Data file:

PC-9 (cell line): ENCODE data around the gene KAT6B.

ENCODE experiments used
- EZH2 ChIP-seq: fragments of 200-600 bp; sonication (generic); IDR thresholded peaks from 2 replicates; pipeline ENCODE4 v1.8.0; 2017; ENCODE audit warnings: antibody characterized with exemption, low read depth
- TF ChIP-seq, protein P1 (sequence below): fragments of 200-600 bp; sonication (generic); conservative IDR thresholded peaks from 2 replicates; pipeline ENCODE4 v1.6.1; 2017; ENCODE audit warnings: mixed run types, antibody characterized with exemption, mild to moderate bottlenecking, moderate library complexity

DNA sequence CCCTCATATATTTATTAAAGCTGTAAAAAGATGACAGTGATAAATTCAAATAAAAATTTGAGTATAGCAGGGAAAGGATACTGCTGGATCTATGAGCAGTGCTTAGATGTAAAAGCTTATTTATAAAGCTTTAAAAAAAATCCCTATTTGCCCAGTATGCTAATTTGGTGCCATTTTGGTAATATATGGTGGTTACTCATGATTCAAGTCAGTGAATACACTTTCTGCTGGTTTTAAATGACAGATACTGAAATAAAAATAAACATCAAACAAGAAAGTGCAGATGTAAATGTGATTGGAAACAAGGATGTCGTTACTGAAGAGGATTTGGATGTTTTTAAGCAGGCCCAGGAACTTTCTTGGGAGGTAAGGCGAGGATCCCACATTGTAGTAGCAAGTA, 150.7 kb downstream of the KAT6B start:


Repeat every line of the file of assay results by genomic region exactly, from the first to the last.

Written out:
PC-9 (cell line): ENCODE data around the gene KAT6B.

ENCODE experiments used
- EZH2 ChIP-seq: fragments of 200-600 bp; sonication (generic); IDR thresholded peaks from 2 replicates; pipeline ENCODE4 v1.8.0; 2017; ENCODE audit warnings: antibody characterized with exemption, low read depth
- TF ChIP-seq, protein P1 (sequence below): fragments of 200-600 bp; sonication (generic); conservative IDR thresholded peaks from 2 replicates; pipeline ENCODE4 v1.6.1; 2017; ENCODE audit warnings: mixed run types, antibody characterized with exemption, mild to moderate bottlenecking, moderate library complexity

DNA sequence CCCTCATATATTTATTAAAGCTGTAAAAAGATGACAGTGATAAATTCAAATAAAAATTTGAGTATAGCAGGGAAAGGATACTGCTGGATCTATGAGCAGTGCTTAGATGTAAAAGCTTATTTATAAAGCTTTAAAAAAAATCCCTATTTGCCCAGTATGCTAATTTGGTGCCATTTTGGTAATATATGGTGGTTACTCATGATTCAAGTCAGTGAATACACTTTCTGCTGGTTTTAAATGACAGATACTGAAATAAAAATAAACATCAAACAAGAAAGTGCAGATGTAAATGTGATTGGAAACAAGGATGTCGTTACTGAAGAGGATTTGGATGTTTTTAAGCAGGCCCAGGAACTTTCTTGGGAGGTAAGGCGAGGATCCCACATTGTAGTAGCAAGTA, 150.7 kb downstream of the KAT6B start: